The 1% tax is also known as the Proposition C sales tax because of its ballot name in the 1982 election where it was passed. It brings in about $1 billion annually and is divided equally among school districts on a per-pupil basis. In the fiscal year that ended June 30, each district received $1,046 per pupil.
It is separate from the $3.6 billion foundation formula — which distributes funds based on a number of factors, such as poverty and school district size — that determine the actual per-pupil aid received by each district.
One of the selling points of Proposition C was that half of the new revenue received by each district would be used to cut local property taxes. Over the 40 intervening years, most of those savings have gone back to the schools, either through the application of minimum levy laws or local votes to waive the tax rollback.
Fewer than 10% of districts have a tax rate that includes the rollback, Hayter said. That means if Coleman’s bill passes, it will be lost money for most districts.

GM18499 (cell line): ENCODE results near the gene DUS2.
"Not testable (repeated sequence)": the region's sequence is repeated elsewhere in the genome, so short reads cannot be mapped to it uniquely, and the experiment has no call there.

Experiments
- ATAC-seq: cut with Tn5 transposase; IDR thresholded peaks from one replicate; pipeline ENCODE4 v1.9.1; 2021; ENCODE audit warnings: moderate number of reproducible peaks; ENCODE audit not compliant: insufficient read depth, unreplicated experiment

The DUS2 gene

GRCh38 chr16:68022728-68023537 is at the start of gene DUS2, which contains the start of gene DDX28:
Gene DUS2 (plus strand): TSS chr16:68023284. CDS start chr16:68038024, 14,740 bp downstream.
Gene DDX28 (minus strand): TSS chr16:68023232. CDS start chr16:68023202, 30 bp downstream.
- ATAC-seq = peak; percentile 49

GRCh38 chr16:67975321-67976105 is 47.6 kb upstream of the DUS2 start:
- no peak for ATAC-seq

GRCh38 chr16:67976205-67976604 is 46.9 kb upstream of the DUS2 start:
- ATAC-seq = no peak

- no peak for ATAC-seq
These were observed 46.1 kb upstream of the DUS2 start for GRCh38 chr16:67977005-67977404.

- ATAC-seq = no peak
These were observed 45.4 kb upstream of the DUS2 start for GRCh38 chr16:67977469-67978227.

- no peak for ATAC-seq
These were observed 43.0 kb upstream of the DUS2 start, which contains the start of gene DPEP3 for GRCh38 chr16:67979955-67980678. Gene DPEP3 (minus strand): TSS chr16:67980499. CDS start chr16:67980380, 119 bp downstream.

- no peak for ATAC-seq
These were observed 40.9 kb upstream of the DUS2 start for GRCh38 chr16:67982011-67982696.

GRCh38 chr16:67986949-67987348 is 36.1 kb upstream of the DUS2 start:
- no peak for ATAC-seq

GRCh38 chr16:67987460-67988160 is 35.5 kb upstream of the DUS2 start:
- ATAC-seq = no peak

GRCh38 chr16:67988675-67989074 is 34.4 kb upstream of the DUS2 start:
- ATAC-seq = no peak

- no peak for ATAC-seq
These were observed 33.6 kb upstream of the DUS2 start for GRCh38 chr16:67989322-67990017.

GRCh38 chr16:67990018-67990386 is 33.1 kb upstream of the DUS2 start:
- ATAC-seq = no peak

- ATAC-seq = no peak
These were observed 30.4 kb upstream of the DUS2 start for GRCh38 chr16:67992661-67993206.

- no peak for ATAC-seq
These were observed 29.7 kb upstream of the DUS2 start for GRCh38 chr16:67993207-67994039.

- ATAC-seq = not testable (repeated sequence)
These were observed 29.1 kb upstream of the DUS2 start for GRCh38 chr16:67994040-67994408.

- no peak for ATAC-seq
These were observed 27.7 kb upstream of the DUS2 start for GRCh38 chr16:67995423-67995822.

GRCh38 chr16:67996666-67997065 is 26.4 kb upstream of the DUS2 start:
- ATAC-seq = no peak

“There really is no way to offset or recoup the revenue,” he said.
Coleman, however, said her bill is intended to offer relief at a time of rising prices and that the money can be made up in other ways through the budget.
“The Republican majority while I have been serving has always been committed to funding our schools at the highest of levels and the highest of priorities and I don’t think that decreased funding in one fund is going to decrease overall our funding mechanism to the schools,” Coleman said.
The school administrators were the only education group to appear for the public hearing in opposition to the bill. The silence doesn’t mean support, said Otto Fajen, lobbyist for the Missouri National Education Association.
“Our folks have a resolution to maintain adequate resources for public schools,” Fajen said, “but we also have some concerns about the fairness of taxation.”